Page 2-The Michigan Daily-Wednesday, April 11, 1990
delayed by last
CAPE CANAVERAL, Fla (AP)
A runaway power plant on the space
shuttle Discovery forced NASA to
scrub its launch Tuesday with the
Hubble Space Telescope, and offi-
cials said it will be a week or two
before they try again.
The countdown was down to the
four-minutes-to-go mark when sen-
sors detected that one of three auxil-
iary power units was running too
fast. Computers halted the launch
"A valve which failed to respond
let too much fuel go into the unit
which caused an overspeed condi-
tion," said Bob Sieck, the Kennedy
Space Center's launch director.
The APUs pressurize the shut-
tle's hydraulic system, which is used
to move wing and rudder surfaces and
in the ship's braking and steering
Astronomers who had gathered
for the big event were philosophical
about the latest delay in getting the
$1.5 billion telescope into orbit.
"The universe has been around for
a long time, it will stay around for a
couple more days," said John
Holtzman, of the Lowell Observa-
tory at Flagstaff, Ariz.
The countdown had gone without
a hitch until shuttle commander
Loren Shriver flipped a switch to
start the three APUs, and one ran er-
NASA rules forbid a liftoff un-
less all three units operate perfectly.
The huge external fuel tank was
drained of its half-million gallons of
liquid oxygen and liquid hydrogen.
Each scrub costs $377,000 in lost
fuel and each day's delay means
$247,000 in labor and materials not
including the other NASA centers
supporting the mission.
The power unit will have to be
be removed from discovery while the
shuttle is in upright launch position.
The space shuttle Discovery, which will carry the Hubble Telescope, is
scheduled to launch today.
Continued from Page 1
Ravi Gadhia said they will work this
summer to get final say over the
choice of their chairs.
"We're going to organize a peti-
tion drive and get 1,000 signatures,
so we can get the constitution
changed the way we want it," he
said. "We have no idea what the
assembly is going to be like next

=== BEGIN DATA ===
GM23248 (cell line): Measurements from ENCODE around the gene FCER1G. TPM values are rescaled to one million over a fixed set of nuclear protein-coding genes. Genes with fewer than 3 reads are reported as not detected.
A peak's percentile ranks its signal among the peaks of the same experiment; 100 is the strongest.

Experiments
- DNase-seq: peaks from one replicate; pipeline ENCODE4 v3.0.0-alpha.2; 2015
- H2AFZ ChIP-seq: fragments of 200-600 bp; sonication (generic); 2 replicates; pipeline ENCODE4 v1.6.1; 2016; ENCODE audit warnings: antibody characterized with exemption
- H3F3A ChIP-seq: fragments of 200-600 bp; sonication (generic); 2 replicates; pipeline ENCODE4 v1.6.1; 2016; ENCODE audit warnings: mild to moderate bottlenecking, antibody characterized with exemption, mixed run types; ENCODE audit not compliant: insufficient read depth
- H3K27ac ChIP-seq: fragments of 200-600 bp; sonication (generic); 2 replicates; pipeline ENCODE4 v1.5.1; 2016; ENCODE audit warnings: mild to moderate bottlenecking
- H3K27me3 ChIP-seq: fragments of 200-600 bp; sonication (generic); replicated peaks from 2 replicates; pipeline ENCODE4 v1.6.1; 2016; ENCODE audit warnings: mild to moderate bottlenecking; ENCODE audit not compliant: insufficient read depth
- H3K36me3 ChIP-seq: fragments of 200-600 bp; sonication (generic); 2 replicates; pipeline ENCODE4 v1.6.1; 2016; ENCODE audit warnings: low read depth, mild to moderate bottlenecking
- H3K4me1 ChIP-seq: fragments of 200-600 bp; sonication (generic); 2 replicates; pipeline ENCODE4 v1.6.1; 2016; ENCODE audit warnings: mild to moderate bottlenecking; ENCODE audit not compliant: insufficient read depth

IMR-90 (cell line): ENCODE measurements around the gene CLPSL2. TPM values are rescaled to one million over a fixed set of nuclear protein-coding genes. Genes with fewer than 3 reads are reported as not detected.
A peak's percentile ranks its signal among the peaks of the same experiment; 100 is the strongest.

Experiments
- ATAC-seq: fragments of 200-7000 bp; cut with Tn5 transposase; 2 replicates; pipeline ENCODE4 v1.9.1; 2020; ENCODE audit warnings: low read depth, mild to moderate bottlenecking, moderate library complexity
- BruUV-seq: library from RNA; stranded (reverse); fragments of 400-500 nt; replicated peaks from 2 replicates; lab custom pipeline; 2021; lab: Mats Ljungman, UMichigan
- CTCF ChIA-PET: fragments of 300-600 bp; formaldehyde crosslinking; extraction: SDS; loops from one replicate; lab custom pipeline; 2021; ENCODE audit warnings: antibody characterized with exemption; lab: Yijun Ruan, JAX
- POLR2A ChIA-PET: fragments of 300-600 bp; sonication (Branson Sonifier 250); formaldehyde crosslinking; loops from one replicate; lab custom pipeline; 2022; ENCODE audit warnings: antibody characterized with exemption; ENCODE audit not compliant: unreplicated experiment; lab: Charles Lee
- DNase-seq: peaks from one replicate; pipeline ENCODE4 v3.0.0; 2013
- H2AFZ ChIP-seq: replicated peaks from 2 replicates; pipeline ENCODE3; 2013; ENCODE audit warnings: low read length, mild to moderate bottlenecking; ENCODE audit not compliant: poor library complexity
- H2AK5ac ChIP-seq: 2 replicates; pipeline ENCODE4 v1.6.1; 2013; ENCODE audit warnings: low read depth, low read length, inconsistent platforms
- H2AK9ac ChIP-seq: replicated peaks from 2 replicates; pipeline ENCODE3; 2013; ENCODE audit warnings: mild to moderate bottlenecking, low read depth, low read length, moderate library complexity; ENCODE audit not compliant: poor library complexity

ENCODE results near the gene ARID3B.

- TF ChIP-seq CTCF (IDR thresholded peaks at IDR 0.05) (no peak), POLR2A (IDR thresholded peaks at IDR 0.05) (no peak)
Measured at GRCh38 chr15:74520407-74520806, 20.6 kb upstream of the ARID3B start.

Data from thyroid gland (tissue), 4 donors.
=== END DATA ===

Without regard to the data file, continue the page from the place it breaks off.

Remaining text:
year, and we want to make sure our
concerns are answered."
Van Valey agreed that MAC and
ISAC should have the right to
choose their own leaders and said the
assembly should not have amended
the proposal to allowing MSA final
"It's patronizing to demand con-
trol and keep tabs on the commis-
sions," she said.
The final ballot proposal amended
the assembly's constitution to in-
clude a "Student Group Bill of
Rights." Even though the assembly
members were sharply divided on the
bill, Proposal E passed by 74 per-
Engineering senior Donovan her-
alded the bill's passing as a step to-
ward depoliticizing the assembly's
recognition of student groups.
"Student groups must be pro-
tected by MSA's constantly chang-
ing leadership and political ideolo-
gies, and this bill will ensure their
protection," he said.
Outgoing MSA President Aaron
Williams agreed, "At least now, stu-
dent groups will have a fighting
chance under the new leadership."
Van Valey, however was con-
cerned with the legislation, and said
the issue will probably be decided by
the Central Student Judiciary.
"This bill was never posted in
MSA chambers so that students or
representatives could make recom-
mendations or express concerns
about it," she said, "and that goes
against assembly rules."
"I admit there are problems with
the way MSA deals with religious
and other controversial groups. But
this 'Bill of Abusive Rights' is not
the way to change things," Van Va-
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continued from page 1
But Maslennikov implied the
Soviet Union might start demanding
world market prices from Lithuania
for the subsidized oil, gas and other
raw materials that the small Baltic
state needs. He said this would cost
Lithuania $6 billion.
He said some Soviet enterprises
have talked of refusing to extend ex-
isting contracts with Lithuania, and
he warned that items in short supply
might be sent elsewhere.
"We are not saying, 'Please, stop
thinking about independence,"
Maslennikov said after several
tougher statements. "But don't do it
overnight. Don't tear well-estab-
lished economic, political and other
links, including defense."
He suggested Lithuanian leaders
consider a moratorium on all deci-
sions since they declared indepen-
dence. He also suggested that